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What is it?
Gout is a form of peripheral arthritis resulting from the deposition of monosodium urate crystals secondary to hyperuricemia.
Prevalence in the United States: 1.6 to 13.6 per 1000
Typically occurs in middle aged or elderly males (90% of cases are in males).
It is particularly rare in premonpausal women.
Caucasians populations are more affected than those of African heritage.
Interestingly, gout is relatively frequent in young male Polynesians.
Hyperuricemia and gout are often associated with hypertension, obesity, hyperlipidemia, atherosclerosis, and ethanol abuse.
all gout patients have a high serum uric acid concentration at some
point in their disease progression, most hyperuricemic individuals
never show clinical signs of urate crystal deposition.
What causes it?
Uric acid under excretion (90% of cases)
Primary: Idiopathic reduced renal excretion
Secondary: Chronic renal failure
Hyper or hypoparathyroidism
Uric acid overproduction (10% of cases)
Primary: Enzyme defect in purine synthesis
Secondary: Increased turnover of nucleic acids
Myeloproliferative and lymphoproliferative disorders
How does it present clinically?
The natural history of progressive urate crystal deposition manifests as three classic stages.
1. Acute gouty arthritis: 80% of attacks involve and single joint with severe pain,
redness, and swelling.
Intercritical gout: These are asymptomatic intervals
between acute attacks most common early in
progression. This pattern is quite uncommon in other arthritic
and alone is very suggestive of gout.
3. Chronic tophaceous gout: Collections of solid urate in connective tissues, which may be
Attacks may occur for 4-6 years before radiographic evidence.
What are the radiographic features?
Lower extremity > upper extremity
Small joints > large joints
Random distribution in hands (helpful diagnostic distinction)
First MTP most common (podagra)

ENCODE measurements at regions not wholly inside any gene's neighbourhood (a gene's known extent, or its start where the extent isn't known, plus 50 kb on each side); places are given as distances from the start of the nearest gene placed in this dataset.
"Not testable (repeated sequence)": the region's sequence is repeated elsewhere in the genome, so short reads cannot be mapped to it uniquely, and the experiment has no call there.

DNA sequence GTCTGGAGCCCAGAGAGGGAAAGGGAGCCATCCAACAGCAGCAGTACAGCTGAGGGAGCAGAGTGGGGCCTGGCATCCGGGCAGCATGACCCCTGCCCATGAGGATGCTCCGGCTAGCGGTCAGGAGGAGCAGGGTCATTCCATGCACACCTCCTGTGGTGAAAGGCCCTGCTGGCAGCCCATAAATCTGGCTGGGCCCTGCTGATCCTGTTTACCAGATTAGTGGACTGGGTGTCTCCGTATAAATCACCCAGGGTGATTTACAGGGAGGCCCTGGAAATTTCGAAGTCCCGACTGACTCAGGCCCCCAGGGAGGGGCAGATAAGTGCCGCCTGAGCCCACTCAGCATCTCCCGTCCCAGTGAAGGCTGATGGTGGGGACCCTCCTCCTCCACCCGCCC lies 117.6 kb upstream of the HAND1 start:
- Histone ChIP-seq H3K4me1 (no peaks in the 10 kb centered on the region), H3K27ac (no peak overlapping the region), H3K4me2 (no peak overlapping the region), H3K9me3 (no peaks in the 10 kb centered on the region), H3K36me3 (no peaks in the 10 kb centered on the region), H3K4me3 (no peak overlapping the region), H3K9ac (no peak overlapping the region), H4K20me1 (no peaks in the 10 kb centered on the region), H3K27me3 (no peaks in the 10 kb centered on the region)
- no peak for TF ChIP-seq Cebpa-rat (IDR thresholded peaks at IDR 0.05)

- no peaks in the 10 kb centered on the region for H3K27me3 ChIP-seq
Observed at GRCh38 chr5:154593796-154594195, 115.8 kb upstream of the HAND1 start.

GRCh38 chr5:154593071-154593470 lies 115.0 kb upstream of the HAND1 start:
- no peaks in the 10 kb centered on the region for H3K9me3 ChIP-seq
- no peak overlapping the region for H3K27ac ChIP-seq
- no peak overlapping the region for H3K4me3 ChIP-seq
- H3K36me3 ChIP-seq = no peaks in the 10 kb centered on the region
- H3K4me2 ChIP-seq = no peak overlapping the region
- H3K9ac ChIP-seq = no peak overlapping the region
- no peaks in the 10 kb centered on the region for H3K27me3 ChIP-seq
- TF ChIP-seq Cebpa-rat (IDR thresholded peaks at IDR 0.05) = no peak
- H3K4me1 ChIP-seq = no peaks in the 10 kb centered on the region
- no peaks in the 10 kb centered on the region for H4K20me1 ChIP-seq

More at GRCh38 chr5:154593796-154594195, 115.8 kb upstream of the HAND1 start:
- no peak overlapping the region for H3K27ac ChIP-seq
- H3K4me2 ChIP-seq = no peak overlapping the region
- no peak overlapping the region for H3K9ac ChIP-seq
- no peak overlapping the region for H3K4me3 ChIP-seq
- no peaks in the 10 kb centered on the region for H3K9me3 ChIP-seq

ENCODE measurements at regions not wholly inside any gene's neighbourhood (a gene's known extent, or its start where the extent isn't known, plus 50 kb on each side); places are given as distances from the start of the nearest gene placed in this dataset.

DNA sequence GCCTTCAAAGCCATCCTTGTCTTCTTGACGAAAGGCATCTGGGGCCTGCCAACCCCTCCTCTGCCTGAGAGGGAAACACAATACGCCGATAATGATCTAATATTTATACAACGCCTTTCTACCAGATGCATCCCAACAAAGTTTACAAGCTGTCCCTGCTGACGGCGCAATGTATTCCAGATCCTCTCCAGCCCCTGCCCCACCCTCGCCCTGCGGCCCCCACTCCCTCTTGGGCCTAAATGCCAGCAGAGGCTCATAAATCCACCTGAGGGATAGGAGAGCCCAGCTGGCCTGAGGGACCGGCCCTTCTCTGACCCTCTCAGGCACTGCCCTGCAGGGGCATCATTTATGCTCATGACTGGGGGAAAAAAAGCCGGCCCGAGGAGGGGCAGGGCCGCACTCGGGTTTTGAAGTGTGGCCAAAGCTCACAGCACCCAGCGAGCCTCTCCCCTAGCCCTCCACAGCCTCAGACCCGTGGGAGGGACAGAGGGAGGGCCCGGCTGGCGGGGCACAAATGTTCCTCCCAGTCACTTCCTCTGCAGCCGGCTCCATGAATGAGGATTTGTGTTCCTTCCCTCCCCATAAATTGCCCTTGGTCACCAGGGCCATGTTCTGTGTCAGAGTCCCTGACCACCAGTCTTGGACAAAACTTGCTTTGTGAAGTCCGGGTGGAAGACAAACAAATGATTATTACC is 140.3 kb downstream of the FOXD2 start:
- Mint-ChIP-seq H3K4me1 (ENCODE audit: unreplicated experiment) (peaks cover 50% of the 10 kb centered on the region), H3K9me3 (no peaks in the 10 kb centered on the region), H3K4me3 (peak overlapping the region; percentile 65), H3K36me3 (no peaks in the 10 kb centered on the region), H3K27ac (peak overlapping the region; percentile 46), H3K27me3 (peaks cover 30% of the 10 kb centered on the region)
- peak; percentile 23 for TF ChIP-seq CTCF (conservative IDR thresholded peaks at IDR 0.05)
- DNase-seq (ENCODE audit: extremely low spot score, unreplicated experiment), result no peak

Marginal, pararticular or intra-articular erosions which may
have overhanging edges
Well-defined erosions that may have a sclerotic border
Joint space preserved (unless very advanced)
Not usually associated with osteoporosis
Soft tissue and bursa deposition - tophi
MRI - Tophus has low intensity on T1 and variable low to high intensity on T2
depending on the
amount of amorphous calcification.
CT - Tophi have density similar to soft tissue.
Erosions and tophi usually only with longstanding disease
40% of patients have concomitant CPPD
Can have many different appearances, but is quite common so always keep in mind.
Shows classic location at first MTP and small erosion with
"overhanging" edge. Notice that the joint space and bone density are
Another appearance showing multiple erosion locations including first
MTP, base of third and fourth metacarpals, and possibly the head of the
fifth metacarpal and second proximal phalanx.
Advanced gout resulting in joint destruction from large erosions in
first, fourth and fifth rays. Notice the large "overhanging" edges.
Example showing tophaceous gout of fifth MTP joint.
If you didn't appreciate the tophi on the last example, certainly you
will here. Notice calcification of the tophus on the ulnar side of
fifth MCP joint.
Patient with known gout. This example shows chondrocalcinosis of the
triangular fibrocartilage. 40% of gout patients have concomitant CPPD.
Also notice erosion of the head of the 5th proximal phalanx.
Tophaceous gout of the 1st MTP. Notice the tophi have a density similar
to soft tissue and are both inside and surrounding the bone. Also note
the cortical destruction of the proximal phalanx and the head of the
First line is to control associated disorders such as hypertension, obesity, hyperlipidemia, atherosclerosis, and ethanol abuse.
Acute attack - Goal is to quickly alleviate pain.
Anti-inflammatory therapy with NSAIDs, colchicine, or
Should resolve symptoms in hours to days.
Prophylactic - Goal is to prevent acute attacks.
Indomethacin or colchicine.
In patients without evident
prophylaxis can be safely discontinued 6 to 12 months after serum urate
Antihyperuricemic therapy - Goal is a serum urate concentration of 5 to 6 mg/dL which is
below that at
which monosodium urate is
saturating in extracellular fluids. Uricosuric
drugs and allopurinol can be used to lower the serum urate concentration.
is typically only indicated to treat the complications of tophaceous
disease, which include infection, compression due to the mass effect of
a tophus, joint deformity, and intractable pain.
Tophaceous deposits may compress nerves or erode through the skin
resulting in chronic ulcers which often lead to infection.
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Mosby, Inc. Philadelphia.